By Sarah Guttler
Imagine coordinating the largest drone light display in the southern hemisphere
In early January, this became a reality for Sue Osborn from Mirragin RAS Consulting, the chief remote pilot for Sydney’s ELEVATE SkyShow.
This year’s SkyShow featured 500 drones that dazzled Sydney crowds and lit up Sydney Harbour for the first time as part of the ELEVATE Sydney festival from 1–6 January.
Coordinating a display of this size is no mean feat and requires precision, technical expertise and risk management – qualities she has acquired from her time in the military.
‘I began working with drones in 2009 when I was with the Australian Army. I’m qualified in 2 surveillance aircraft and have been deployed to Afghanistan twice, once with each aircraft,’ she says.
‘Most of my experience is in beyond visual line of sight (BVLOS), building safety cases and managing large-scale multi-crew operations over prolonged periods and in complex environments.’
The ELEVATE Skyshow blended art and technology to create an entirely new form of night-time entertainment. The drones performed between the Sydney Opera House and the Sydney Harbour Bridge to a powerful and moving soundtrack.
To achieve this ground-breaking event, Intel contracted Mirragin to ensure all safety and regulatory requirements were implemented and had CASA approval. Mirragin also used AviAssist to train the Intel remote pilots, who flew into Sydney from all over the world.
When asked what it takes to get a display of this size into the air, Sue had one answer.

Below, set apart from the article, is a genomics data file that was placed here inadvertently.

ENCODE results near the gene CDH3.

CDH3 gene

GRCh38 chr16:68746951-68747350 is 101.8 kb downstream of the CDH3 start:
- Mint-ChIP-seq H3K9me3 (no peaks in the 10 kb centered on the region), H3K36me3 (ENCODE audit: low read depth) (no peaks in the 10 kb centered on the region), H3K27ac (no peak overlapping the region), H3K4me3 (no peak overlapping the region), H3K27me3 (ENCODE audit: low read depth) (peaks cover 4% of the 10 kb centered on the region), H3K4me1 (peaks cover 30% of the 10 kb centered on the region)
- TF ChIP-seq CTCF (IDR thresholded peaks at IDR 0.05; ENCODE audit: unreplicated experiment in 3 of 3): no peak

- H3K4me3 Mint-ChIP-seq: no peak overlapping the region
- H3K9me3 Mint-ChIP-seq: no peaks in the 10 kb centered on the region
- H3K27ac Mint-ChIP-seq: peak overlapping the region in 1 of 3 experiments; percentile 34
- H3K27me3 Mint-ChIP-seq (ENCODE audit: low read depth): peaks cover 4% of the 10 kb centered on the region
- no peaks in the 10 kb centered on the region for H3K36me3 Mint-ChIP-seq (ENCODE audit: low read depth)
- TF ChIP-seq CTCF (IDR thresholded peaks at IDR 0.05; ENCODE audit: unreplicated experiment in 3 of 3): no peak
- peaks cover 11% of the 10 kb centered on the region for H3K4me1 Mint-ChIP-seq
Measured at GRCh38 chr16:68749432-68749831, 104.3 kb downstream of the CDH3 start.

‘Risk mitigation at every level!’ she says.
‘We needed to get Intel a remote operating certificate (ReOC), then we focused on getting their personnel trained in remote pilot licensing. We also had to consider who the landowners or stakeholders are and what permissions we needed. In this case, the landowners were the Port Authority of New South Wales as it was over Circular Quay.
‘From there, we had to determine what aspects of the drone display were outside the normal CASR Part 101 regulations and work on mitigating risks including personnel and airspace and obtaining the necessary approvals.’
Twelve days before the event, CASA RPAS Inspector Heath McDonald attended the flight assessment to conduct checks to ensure the display complied with safety regulations.
‘When Heath came out onsite, we demonstrated how the animation worked and how the drones are pre-programmed on their set flight path from the moment they take off,’ Sue says.
‘During the flight assessment, we also demonstrated to Heath how the geo-fencing worked, in the event one of the drones went rogue, as well as going over our emergency procedures.’
One of the biggest risks to a drone light display is wind and weather and every night the weather was one of Sue’s biggest considerations.
‘We had a meteorologist available providing up-to-date forecasts and talking us through the next 4 hours of weather patterns,’ she says.
‘The drones can withstand wind limits of 11 meters per second and gusting to 14 meters per second, which is quite considerable for a small drone. However, even though the drones can withstand those limits, it then comes down to the quality of the animation.
‘After the last show, we had a rule that no-one was allowed to clap until the last check was complete,’ she says. ‘Once we heard “airfield safe” over our radios, then we were allowed to celebrate!
‘I honestly feel privileged that we were able to make it happen. We delivered 5 out of 5 shows for Destination NSW in arguably the most complex operating environment!’
When asked to share a safety tip or advice for conducting a drone light display, Sue said: ‘When completing risk assessments, never do them in isolation. The more complex they are, the more stakeholders should be engaged.’
Check out the highlights of this year’s ELEVATE Skyshow